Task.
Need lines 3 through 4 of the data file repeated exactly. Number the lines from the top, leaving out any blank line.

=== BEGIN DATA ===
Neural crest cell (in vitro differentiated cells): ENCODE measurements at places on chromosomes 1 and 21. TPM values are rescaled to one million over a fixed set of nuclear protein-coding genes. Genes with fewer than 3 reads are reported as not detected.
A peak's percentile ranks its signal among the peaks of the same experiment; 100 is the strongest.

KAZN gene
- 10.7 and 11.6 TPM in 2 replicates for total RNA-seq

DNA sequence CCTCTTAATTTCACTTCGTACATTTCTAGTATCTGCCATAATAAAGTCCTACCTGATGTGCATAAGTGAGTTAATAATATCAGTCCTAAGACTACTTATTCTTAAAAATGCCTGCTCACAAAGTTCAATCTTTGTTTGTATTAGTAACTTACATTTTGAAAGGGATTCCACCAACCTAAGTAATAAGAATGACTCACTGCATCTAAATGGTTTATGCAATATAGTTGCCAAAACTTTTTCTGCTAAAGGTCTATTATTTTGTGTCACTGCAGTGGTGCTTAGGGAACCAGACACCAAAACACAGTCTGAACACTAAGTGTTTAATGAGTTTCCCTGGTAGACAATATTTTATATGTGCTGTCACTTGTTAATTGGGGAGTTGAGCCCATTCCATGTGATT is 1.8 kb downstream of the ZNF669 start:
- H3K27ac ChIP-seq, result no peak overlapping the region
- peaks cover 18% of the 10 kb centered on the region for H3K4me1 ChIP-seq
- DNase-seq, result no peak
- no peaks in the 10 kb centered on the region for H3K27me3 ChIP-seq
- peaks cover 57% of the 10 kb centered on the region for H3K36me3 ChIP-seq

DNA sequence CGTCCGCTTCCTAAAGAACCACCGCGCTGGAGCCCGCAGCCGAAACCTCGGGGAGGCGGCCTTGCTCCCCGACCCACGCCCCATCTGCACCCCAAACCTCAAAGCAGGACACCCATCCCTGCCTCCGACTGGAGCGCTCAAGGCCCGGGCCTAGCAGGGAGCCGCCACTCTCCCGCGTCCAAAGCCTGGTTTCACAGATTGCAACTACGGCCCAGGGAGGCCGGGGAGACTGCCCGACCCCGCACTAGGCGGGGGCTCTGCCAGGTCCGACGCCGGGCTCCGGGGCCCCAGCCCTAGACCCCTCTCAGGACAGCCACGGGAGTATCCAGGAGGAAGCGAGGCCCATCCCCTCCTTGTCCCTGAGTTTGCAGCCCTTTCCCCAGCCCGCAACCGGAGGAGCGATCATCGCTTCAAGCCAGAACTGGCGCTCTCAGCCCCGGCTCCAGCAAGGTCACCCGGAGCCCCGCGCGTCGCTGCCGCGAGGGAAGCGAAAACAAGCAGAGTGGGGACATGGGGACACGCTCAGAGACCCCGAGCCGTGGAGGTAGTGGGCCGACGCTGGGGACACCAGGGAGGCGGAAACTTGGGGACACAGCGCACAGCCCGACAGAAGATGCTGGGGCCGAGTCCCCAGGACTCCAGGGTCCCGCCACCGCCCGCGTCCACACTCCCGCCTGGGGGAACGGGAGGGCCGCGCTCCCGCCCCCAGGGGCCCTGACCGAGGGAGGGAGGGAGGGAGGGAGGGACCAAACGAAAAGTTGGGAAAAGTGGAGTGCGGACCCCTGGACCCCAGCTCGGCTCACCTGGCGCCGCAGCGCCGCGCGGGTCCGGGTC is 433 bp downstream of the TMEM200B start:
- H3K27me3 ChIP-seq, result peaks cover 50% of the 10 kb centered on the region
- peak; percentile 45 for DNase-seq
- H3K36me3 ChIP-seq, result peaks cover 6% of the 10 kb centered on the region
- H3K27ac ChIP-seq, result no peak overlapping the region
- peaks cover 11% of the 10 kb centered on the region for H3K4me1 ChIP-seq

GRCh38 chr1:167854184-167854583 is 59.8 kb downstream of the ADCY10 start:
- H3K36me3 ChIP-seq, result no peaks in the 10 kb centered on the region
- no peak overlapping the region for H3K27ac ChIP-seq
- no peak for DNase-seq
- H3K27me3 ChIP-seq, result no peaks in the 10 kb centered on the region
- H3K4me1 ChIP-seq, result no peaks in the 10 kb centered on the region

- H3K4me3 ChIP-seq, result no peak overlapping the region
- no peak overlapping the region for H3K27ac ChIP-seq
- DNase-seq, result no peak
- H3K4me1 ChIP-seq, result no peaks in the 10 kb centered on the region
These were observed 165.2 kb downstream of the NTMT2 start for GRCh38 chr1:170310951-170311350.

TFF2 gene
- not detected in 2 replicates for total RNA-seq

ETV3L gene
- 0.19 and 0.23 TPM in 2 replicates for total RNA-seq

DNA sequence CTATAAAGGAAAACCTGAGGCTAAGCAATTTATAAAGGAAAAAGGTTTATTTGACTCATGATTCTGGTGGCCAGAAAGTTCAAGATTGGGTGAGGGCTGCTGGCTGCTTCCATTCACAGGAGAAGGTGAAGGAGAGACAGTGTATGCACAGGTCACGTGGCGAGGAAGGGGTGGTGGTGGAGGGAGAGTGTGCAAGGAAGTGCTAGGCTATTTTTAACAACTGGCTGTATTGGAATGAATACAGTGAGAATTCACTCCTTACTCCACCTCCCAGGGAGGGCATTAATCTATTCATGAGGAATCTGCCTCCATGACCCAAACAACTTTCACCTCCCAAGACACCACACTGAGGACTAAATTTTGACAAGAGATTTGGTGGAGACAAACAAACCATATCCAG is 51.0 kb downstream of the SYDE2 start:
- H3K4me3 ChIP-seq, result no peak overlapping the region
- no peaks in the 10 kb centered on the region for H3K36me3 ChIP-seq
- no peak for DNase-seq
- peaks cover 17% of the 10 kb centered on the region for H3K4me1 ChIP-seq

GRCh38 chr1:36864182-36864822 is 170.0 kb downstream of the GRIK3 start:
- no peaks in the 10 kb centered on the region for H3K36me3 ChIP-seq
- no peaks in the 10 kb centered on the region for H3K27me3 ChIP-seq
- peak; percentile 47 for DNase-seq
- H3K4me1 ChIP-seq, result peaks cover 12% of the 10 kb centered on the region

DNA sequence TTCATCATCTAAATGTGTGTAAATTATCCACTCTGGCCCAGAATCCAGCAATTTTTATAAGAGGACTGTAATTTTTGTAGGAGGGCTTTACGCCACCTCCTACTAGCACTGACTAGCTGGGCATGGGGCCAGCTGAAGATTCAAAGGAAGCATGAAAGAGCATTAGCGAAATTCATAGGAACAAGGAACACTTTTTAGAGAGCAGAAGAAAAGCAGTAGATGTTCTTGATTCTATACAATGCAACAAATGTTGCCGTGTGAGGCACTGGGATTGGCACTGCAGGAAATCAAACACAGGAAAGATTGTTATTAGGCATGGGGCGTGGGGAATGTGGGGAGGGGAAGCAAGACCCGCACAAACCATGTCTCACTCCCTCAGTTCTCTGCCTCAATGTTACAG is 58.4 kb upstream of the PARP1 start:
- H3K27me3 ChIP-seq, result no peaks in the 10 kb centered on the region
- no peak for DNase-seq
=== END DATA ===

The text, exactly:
KAZN gene
- 10.7 and 11.6 TPM in 2 replicates for total RNA-seq